European aircraft manufacturer Airbus is teaming up with Munich Airport International in a project to offer a full range of advanced air mobility (AAM) solutions – from electric vertical takeoff and landing craft (eVTOL) to vertiport infrastructure – to cities and regions around the globe looking to develop looming next-generation aircraft services like air taxis.
Airbus said the pair had signed a memorandum of understanding at the ILA Berlin Air Show to prepare turnkey solutions to administrations seeking to simplify adoption of AAM activity through packages combining eVTOL craft, operational, and navigation tech, and on-ground infrastructure options. Central to that offer is the CityAirbus NextGen, a four-seat plane that will be used primarily for air taxi and mid-range transport of up to 80 km.
The partnership reflects Airbus’ belief that launch of AAM services will require cities to create entirely new ecosystems capable of ensuring safe and seamless integration of eVTOL operation into their airspaces, then link those with others in surrounding areas. To facilitate that, the company recently announced the creation of the Air Mobility Initiative in the German lander of Bavaria, assembling a group of both public and private participants wanting to prepare for next-generation aircraft services.
Last month Airbus similarly joined forces with Italy’s ITA Airways to promote adoption and development of AAM services in the nation, centered on using the CityAirbus NextGen for eVTOL air taxi purposes.
“The development of the market, industry, and the ultimate service of AAM requires a holistic view and this has been our approach from the beginning,” said Airbus head of AAM partnerships and strategy execution, Balkiz Sarihan, in revealing the link up with Munich Airport operators. “In addition to our decades of vehicle and technology development, certification, and support, we are actively building working ecosystems with our partners. We are sure that our partnership with Munich Airport will be a key catalyst for accelerating the development of the AAM ecosystems worldwide.”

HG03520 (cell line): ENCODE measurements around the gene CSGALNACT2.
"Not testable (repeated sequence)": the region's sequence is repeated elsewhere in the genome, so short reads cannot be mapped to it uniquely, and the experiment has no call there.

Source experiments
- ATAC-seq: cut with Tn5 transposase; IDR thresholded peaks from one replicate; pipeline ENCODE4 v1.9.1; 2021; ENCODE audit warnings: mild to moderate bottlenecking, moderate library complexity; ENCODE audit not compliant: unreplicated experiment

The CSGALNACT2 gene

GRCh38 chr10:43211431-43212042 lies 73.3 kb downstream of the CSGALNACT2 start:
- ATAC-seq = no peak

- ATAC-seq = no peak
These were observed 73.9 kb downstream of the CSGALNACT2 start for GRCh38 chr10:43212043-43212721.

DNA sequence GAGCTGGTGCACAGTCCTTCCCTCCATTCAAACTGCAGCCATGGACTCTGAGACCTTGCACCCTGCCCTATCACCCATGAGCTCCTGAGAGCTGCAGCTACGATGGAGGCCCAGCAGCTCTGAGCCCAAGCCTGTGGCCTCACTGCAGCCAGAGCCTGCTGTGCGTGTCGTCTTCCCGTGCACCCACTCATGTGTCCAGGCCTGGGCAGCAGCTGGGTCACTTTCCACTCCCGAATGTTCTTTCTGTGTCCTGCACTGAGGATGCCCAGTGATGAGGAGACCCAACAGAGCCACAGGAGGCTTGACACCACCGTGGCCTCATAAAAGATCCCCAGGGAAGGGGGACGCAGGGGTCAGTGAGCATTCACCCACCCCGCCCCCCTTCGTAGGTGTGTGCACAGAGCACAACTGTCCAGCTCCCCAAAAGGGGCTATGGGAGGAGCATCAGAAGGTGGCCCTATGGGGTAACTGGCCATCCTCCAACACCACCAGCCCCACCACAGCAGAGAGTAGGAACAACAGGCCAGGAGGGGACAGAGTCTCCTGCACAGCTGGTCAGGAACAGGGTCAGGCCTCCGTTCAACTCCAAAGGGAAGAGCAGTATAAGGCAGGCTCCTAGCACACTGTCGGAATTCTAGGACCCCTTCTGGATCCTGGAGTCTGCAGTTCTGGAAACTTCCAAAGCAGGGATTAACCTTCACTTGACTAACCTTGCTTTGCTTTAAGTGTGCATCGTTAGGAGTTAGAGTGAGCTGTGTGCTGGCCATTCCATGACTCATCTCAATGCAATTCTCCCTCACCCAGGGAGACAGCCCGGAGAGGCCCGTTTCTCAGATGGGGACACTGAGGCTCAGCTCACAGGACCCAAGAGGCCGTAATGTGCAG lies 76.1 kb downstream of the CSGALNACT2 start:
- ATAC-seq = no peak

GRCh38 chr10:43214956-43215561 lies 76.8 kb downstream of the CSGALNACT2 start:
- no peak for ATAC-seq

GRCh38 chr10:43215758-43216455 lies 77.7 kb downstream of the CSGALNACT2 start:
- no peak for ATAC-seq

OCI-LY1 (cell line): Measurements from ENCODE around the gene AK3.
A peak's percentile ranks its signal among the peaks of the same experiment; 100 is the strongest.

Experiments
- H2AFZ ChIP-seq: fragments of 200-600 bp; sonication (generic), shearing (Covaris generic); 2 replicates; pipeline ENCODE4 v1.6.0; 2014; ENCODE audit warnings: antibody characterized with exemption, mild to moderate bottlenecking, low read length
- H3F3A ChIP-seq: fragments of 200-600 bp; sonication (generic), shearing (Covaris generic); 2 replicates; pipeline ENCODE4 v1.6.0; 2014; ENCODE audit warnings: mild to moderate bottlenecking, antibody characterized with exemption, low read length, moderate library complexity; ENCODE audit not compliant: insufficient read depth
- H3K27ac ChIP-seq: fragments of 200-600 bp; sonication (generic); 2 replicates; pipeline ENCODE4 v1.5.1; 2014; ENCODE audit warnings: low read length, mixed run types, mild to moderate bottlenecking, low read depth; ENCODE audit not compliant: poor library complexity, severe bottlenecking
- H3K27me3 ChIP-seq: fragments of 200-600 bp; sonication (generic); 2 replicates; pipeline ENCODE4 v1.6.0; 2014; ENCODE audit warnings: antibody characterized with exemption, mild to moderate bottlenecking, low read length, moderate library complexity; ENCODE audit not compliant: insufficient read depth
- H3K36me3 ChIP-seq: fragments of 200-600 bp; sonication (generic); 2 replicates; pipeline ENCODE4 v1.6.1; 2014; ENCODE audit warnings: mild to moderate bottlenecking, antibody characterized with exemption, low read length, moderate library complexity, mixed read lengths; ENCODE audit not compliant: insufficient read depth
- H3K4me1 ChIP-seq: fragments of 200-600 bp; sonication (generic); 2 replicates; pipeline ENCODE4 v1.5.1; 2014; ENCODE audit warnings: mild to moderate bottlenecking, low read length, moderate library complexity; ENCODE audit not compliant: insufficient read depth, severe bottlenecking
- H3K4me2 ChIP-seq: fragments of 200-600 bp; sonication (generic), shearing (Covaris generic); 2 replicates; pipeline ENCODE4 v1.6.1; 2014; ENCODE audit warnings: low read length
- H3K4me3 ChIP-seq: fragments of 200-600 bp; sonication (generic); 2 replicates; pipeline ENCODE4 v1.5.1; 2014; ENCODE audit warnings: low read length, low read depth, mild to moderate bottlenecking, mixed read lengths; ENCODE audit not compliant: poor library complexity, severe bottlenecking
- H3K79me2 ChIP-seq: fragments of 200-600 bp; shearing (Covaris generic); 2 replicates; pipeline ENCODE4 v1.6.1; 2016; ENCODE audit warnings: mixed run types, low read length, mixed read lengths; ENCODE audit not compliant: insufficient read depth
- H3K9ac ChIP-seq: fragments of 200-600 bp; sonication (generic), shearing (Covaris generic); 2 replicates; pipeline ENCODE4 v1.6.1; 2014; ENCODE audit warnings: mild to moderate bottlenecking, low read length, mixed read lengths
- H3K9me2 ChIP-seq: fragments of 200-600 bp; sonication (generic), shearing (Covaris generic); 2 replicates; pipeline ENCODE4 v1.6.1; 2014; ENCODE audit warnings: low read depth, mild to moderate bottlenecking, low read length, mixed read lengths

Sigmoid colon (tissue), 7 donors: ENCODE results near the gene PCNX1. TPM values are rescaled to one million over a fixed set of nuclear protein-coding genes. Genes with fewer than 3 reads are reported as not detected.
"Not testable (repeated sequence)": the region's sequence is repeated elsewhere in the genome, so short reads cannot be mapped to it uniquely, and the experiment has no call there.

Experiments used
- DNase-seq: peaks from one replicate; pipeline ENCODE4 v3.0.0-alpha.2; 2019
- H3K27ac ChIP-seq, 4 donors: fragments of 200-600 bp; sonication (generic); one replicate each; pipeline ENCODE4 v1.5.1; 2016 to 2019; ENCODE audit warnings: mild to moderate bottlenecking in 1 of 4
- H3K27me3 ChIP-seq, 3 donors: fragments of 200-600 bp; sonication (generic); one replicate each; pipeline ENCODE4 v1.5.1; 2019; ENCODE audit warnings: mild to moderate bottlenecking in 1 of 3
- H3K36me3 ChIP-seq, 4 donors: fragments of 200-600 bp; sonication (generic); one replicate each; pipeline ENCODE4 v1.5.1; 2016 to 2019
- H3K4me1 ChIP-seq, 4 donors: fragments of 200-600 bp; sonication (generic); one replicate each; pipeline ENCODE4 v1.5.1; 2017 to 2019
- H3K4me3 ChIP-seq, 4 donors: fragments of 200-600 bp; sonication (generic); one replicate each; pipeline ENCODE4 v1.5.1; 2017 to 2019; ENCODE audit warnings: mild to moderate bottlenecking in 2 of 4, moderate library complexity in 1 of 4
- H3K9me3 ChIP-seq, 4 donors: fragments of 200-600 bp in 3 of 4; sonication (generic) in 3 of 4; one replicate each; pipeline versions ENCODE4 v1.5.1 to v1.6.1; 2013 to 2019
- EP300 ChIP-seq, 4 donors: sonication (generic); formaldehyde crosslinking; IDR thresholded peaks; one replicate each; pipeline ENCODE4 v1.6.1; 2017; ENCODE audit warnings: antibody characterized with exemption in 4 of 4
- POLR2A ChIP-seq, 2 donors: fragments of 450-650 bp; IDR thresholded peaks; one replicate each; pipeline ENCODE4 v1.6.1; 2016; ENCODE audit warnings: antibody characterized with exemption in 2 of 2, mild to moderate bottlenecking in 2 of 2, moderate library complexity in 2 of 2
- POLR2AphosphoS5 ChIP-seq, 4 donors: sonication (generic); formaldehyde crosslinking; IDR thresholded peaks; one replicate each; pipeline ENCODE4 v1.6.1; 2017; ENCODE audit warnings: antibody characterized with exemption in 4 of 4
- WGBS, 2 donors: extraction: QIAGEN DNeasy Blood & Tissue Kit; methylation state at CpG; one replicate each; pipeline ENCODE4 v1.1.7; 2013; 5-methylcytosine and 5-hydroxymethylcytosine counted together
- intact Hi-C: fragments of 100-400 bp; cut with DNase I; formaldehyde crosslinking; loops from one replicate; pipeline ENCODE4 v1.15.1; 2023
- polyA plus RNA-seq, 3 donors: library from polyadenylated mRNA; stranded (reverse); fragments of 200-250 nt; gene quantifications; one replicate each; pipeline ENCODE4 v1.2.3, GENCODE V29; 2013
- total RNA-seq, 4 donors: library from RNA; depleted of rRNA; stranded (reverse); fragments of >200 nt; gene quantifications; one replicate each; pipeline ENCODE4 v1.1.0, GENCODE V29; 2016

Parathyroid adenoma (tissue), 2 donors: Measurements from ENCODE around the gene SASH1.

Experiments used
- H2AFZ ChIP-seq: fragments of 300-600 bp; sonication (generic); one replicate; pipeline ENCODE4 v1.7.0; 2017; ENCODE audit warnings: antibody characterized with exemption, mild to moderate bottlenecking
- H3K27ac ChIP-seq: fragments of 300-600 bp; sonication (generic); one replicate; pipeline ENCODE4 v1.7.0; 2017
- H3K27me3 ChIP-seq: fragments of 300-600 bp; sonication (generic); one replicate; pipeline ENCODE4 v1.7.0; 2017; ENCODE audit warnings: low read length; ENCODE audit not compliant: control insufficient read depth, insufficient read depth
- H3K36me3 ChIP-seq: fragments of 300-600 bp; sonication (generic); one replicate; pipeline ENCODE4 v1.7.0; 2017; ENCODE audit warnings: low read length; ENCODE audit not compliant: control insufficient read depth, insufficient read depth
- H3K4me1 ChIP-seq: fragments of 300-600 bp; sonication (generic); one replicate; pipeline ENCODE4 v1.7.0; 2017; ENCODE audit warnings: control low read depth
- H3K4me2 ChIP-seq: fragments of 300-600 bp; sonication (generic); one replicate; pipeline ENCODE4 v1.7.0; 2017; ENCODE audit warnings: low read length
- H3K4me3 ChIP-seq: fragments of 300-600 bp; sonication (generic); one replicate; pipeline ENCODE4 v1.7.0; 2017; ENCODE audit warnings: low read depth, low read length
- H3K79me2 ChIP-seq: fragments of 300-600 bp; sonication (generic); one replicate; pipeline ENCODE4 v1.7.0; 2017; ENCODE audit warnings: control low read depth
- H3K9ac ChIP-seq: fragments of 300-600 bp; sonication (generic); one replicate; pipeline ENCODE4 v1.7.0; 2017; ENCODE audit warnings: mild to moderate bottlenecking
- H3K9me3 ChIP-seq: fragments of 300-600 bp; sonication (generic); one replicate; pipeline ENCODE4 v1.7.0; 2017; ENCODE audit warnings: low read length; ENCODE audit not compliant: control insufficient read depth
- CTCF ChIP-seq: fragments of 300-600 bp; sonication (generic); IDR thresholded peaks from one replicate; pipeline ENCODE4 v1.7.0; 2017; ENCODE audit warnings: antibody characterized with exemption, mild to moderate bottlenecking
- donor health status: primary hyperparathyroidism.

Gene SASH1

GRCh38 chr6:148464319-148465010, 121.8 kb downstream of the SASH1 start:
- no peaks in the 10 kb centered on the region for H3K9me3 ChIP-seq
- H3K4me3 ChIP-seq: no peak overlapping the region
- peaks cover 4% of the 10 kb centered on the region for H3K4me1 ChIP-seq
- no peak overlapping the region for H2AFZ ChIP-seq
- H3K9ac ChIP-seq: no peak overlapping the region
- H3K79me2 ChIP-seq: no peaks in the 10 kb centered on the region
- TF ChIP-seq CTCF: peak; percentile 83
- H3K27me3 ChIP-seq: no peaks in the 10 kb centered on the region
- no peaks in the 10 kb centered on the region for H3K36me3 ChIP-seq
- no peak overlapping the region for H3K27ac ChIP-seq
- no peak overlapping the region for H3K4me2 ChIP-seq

“Munich Airport International is already collaborating with Airbus on the Air Mobility Initiative recently launched in Munich – now we are expanding that partnership globally to support select cities and regions around the world,” added Ivonne Kuger, the airport’s executive vice president corporate development. “As Europe’s first 5-star airport Munich Airport has always been at the forefront of innovation and it is crucial for airports to be actively involved in developing and paving the way for this new form of transport.”
Airbus’s piloted, three-passenger fixed-wing eVTOL is driven by eight propellers to a cruising speed of 120 km/h, and will primarily be used for urban air taxi use, or longer AAM transport between city centers and airports located beyond. By replacing combustion engines with battery power, the CityAirbus NextGen will generate just 65 dBa of noise during overhead flight, and 70 dBa during takeoff and landings. The company unveiled the most recent update of its CityAirbus NextGen prototype in September, which it believes is the version it will likely take into testing in 2023.